Four hundred and two interviews have been administered to 89 informants, of which 38 (43%) were women and 51 (57%) were men. Informants were between the ages of 48–82, with the average age of 66.
A total of 78 plants have been recorded. All these species are native and are gathered from the wild whilst 11 of them are cultivated as well (Ceratonia siliqua, Eruca sativa, Mentha spicata, Origanum dubium, Rosmarinus officinalis, Thymus capitatus, Laurus nobilis, Ficus carica, Myrtus communis, Portulaca oleracea, Crataegus azarolus). Comparing the plants recorded in the two sites it can be seen that 40 plants are common in both sites, 5 of the edible plants are used exclusively in Larnaca site and 33 plants are used exclusively in Paphos site. Within the two sites the dependency of rural people on agriculture was much greater in the Paphos vine zone than in Larnaca site. According to studies of 1983  in Paphos site 71% of rural people were gainfully employed in agriculture and 29% in other occupation whilst in Larnaca site 43% of people employed in agriculture and 57% in other occupation. The closer relation of the indigenous people with their land probably resulted to the higher degree of usage of the natural plant resources in Paphos site. Additionally, many villages in Paphos site are near or within the Akamas Nature Reserve, a big area with many natural habitats and rich vegetation and therefore many of the wild edibles are gathered from the undisturbed shrublands of the area. Furthermore, the middle-aged generation of the Paphos vine zone, even though working in the town, they have relation with the countryside, still gaining profits from their grapes, and therefore still preserve some of the TK of their parents.
The survey of wild edible plants of Paphos and Larnaca countryside is the first study in Cyprus which has followed ethnobotanical methodology, recording not only a species list but ways of gathering, storage, preservation, preparation processes, common and traditional recipes and therefore the comparison of our data with previous studies is not possible. However, an attempt was made in order to compare only the species list of wild edibles recorded in our two study areas with the list of edible wild plants of the Cyprus Flora published in 2000 which enlisted 57 edible species from all around the island . From the comparison was revealed that 47 plants were recorded in both species lists, 29 wild edibles were reported for the first time in our ethnobotanical study and 10 species were recorded only in Savvides' list and not in ours.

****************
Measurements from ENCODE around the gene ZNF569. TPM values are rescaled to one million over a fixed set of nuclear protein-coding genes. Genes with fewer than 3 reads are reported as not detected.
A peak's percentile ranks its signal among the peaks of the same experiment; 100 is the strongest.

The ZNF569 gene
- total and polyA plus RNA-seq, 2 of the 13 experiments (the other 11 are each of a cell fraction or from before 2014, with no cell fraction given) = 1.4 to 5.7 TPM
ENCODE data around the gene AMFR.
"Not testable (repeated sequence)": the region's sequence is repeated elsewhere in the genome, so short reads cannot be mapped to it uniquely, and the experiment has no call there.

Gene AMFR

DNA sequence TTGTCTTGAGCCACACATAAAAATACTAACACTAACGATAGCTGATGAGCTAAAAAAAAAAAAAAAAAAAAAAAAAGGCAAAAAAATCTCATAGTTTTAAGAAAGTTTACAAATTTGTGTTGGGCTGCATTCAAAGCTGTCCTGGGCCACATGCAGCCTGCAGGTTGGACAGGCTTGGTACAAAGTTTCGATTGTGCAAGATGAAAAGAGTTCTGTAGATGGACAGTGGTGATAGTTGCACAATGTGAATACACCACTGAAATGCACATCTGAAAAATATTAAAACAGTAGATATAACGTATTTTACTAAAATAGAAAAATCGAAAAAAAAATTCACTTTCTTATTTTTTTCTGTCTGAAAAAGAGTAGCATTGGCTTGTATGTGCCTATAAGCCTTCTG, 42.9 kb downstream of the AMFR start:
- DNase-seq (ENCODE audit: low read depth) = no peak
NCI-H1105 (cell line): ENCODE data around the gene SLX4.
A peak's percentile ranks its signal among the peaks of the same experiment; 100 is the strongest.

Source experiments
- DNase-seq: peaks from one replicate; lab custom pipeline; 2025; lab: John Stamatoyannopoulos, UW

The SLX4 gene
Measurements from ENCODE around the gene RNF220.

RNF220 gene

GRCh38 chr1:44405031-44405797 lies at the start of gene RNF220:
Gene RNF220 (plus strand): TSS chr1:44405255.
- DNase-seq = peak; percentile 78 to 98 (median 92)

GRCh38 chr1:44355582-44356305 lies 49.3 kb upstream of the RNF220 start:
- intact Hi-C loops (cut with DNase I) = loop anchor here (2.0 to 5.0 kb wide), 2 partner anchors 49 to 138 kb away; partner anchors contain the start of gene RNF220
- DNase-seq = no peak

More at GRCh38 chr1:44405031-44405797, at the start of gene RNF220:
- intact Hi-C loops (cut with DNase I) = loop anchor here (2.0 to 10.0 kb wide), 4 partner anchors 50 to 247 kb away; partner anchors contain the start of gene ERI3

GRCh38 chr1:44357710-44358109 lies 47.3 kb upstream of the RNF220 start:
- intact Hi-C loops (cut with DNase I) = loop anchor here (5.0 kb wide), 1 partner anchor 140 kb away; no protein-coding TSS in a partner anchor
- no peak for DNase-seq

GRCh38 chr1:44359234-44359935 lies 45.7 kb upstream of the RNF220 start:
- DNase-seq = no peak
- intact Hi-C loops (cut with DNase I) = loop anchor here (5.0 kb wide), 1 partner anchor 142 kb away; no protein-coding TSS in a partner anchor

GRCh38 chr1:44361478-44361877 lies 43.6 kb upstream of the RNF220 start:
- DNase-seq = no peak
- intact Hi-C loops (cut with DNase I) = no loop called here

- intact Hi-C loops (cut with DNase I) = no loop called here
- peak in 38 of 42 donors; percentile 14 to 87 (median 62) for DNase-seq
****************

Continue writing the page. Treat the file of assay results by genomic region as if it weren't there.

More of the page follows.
All the plants recorded are presented in Table 1 with the indication of scientific name, vernacular name, family, plant part used, type of preparation, site recorded, number of records and herbarium specimen number.
Most used plants
The recorded plants belong to 31 different families. Asteraceae was with difference the most frequently encountered botanical family with 20 taxa, whilst Apiaceae and Brassicaceae follow with seven taxa, Lamiaceae with six and Boraginaceae is represented by four taxa. The other 26 families have less representation between one to three taxa each. Most of them are big families with many representatives in the Mediterranean region, some of which are very common plants. The data of this study confirm that people tend to use preferably the plants that are easily available to them excluding of course, those that are toxic or noxious. As was affirmed by other publications as well [19
], the more common a plant (family or species) is in an area, the greater is the probability of its popular use. As for the most known and used species 13 of them were cited 10 times or more. The food utilization of Centaurea hyalolepi
s, has been reported by 18 informants, followed by Silene vulgaris
(17 citations), Capparis spinosa
(16 citations), Thymus capitatus
(16 citations), Asparagus acutifolius
(15 citations), Malva parviflora
(14 citations), Scolymus hispanicus
(13 citations), Eryngium creticum
(12 citations), Foeniculum vulgare
(11 citations), Onopordum cyprium
, Carlina involucrata
and Portulaca oleracea
with 10 citations each. A high number of plants (49 out of 78) have been recorded by at least three independent informants, so that they follow the reliability criterion of Le Grand and Wondergem [23
] and would be particularly interesting in view of further studies [22
At this point it should be noted that 40 of the edible plants recorded are used exclusively for food. Some other plants have two or more uses and they appear in different categories as well. As can be seen in figure 2, 37 (30+4+3) plants have been recorded to be used for food as well as for medicine.